|What's Wrong With Preserving Our Racist Past?|
Gary DeWester, the owner of "The General Store" in Noblesville, Indiana, is happy about the controversy caused by the racist labels on soaps sold in his old fashioned store. He believes that the outrage that this product has caused is "free publicity", and will help bring people into his shop. After all, racism sells, and the almighty dollar is king.
Gary was told by the owner of the building in which he leases his store that he must pull the offensive product from the shelves. He has refused, citing the notion that people are "too politically correct". He even states (with pride) that "our country was built on racism". Mr. DeWester is now facing the possibility of losing his lease because of his refusal to stop selling these racist items.
I remember seeing items from the past that used blatant racism as advertising. I was always appalled that people found such things perfectly acceptable, and wondered how anyone can look at such things and not be offended. Today's racism, though just as insidious, always seemed to be more subtle (for example, the Old Navy commercial I wrote about a few weeks ago) But, obviously some people still believe in good old fashioned, in your face racism.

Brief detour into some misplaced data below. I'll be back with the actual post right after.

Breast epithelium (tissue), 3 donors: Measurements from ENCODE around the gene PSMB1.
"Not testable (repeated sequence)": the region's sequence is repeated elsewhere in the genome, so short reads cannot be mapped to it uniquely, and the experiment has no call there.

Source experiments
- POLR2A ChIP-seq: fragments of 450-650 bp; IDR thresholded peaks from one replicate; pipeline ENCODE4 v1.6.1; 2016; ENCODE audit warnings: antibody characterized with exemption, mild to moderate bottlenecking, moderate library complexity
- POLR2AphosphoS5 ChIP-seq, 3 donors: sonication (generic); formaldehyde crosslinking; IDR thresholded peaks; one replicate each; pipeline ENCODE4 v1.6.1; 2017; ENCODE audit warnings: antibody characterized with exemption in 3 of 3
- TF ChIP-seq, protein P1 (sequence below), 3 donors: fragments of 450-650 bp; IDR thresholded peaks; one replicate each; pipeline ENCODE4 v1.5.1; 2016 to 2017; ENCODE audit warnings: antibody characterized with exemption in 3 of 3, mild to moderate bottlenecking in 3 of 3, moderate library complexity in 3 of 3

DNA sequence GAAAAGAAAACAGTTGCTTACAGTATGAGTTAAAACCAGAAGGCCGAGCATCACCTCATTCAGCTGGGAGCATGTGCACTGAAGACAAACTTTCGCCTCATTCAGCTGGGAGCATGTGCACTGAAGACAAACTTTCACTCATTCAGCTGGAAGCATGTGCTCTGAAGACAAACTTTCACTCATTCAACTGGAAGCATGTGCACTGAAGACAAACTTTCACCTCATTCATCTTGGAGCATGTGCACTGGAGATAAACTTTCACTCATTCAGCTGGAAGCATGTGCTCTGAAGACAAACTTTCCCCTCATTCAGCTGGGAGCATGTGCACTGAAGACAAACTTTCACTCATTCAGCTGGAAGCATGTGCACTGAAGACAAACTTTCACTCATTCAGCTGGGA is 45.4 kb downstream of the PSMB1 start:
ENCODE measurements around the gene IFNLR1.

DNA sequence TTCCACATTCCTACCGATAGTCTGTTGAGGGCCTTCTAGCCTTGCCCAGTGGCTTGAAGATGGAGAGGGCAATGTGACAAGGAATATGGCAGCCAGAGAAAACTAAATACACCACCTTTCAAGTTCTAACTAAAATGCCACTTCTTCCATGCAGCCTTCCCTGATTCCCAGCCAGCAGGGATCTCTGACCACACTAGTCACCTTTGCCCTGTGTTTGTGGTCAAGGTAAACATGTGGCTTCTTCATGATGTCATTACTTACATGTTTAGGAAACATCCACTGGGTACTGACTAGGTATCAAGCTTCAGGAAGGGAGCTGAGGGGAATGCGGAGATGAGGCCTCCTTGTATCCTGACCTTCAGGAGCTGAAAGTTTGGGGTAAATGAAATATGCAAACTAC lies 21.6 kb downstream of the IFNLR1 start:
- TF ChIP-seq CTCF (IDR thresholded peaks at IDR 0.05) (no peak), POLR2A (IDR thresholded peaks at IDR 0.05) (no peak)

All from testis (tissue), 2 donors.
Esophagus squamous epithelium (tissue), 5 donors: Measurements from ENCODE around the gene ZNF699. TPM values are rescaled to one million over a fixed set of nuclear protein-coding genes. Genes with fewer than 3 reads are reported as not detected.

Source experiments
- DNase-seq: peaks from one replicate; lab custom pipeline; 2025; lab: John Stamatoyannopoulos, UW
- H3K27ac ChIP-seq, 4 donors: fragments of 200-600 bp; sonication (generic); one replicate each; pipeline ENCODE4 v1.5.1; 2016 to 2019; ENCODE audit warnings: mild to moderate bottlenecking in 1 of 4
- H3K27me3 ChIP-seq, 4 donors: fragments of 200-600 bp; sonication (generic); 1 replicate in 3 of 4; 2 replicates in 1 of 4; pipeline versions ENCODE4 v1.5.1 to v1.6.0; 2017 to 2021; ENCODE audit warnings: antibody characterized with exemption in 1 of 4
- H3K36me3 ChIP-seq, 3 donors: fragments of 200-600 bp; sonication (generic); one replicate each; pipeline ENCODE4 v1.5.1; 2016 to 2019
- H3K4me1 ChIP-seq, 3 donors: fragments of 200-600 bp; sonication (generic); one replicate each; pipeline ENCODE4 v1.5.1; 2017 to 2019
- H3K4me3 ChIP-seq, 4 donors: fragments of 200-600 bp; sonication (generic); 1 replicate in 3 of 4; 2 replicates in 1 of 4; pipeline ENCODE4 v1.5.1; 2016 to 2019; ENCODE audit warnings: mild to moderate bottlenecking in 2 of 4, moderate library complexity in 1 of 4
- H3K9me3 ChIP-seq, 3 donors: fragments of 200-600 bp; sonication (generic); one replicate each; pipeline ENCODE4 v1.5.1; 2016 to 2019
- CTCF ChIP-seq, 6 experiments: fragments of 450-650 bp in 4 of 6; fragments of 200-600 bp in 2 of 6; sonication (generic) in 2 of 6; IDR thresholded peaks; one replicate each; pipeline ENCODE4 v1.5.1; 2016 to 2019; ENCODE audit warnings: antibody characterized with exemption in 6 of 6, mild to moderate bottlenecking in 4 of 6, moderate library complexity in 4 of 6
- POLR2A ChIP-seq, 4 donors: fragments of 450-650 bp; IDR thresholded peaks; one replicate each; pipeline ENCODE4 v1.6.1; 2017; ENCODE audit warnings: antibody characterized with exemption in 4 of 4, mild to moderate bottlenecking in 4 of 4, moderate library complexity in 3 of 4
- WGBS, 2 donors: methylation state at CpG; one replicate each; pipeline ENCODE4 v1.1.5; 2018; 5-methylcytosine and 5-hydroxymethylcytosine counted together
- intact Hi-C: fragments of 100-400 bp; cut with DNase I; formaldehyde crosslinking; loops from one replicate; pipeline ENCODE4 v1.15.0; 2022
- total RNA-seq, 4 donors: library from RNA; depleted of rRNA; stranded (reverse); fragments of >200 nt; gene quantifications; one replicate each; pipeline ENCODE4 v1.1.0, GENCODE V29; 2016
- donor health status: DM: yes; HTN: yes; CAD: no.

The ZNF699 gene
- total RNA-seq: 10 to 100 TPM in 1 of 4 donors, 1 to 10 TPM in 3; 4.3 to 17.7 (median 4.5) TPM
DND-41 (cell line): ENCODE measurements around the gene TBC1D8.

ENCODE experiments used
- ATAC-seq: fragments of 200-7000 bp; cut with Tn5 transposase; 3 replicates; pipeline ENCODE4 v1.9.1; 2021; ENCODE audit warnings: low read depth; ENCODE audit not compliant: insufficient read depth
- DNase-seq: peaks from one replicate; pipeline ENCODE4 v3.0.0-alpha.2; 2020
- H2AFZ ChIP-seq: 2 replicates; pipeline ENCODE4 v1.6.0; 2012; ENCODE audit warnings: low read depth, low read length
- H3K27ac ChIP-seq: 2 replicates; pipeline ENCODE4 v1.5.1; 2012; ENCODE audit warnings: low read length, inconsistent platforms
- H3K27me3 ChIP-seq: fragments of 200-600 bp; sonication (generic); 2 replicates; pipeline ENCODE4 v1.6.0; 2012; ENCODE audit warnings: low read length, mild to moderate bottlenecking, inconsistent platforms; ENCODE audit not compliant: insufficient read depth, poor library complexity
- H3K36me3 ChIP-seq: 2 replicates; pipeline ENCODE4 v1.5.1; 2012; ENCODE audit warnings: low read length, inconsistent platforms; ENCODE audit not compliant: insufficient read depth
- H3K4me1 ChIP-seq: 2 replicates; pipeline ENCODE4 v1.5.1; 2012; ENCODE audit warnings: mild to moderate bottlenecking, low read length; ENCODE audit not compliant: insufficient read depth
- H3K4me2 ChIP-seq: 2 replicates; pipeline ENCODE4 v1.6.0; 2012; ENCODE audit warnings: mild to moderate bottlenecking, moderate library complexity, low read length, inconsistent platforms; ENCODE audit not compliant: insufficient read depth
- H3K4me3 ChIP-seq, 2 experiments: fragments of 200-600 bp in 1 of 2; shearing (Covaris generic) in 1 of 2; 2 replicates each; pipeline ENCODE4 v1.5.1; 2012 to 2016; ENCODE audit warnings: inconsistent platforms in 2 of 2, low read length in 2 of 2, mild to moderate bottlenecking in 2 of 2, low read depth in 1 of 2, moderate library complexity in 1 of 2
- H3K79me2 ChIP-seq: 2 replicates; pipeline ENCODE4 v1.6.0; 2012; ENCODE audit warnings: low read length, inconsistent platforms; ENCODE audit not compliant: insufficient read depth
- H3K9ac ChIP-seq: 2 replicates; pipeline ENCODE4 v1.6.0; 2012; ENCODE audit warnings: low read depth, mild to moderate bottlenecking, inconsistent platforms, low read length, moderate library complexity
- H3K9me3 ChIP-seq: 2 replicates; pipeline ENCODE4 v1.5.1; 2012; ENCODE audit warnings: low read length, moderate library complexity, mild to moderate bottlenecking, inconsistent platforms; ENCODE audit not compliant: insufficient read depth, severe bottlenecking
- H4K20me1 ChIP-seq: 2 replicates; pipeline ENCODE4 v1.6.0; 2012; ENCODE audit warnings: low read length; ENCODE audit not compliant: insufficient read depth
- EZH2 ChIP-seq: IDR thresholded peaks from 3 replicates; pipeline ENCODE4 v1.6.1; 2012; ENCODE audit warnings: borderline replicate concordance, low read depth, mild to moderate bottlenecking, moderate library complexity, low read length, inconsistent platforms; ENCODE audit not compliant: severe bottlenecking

Sometimes I wonder what is worse, the obvious racism of these soap labels (which I am sure some people will label as "kitschy" or "nostalgic" despite their offensiveness) or the more subtle racist messages in media today. Most people will look at this soap and immediately recognize that it is unacceptable to portray these images. But, sadly, people will look at the Duncan Hines Amazing Glazes commercial (featuring Black face in cupcake form) as just a cute ad for a new product. So, have things really changed all that much?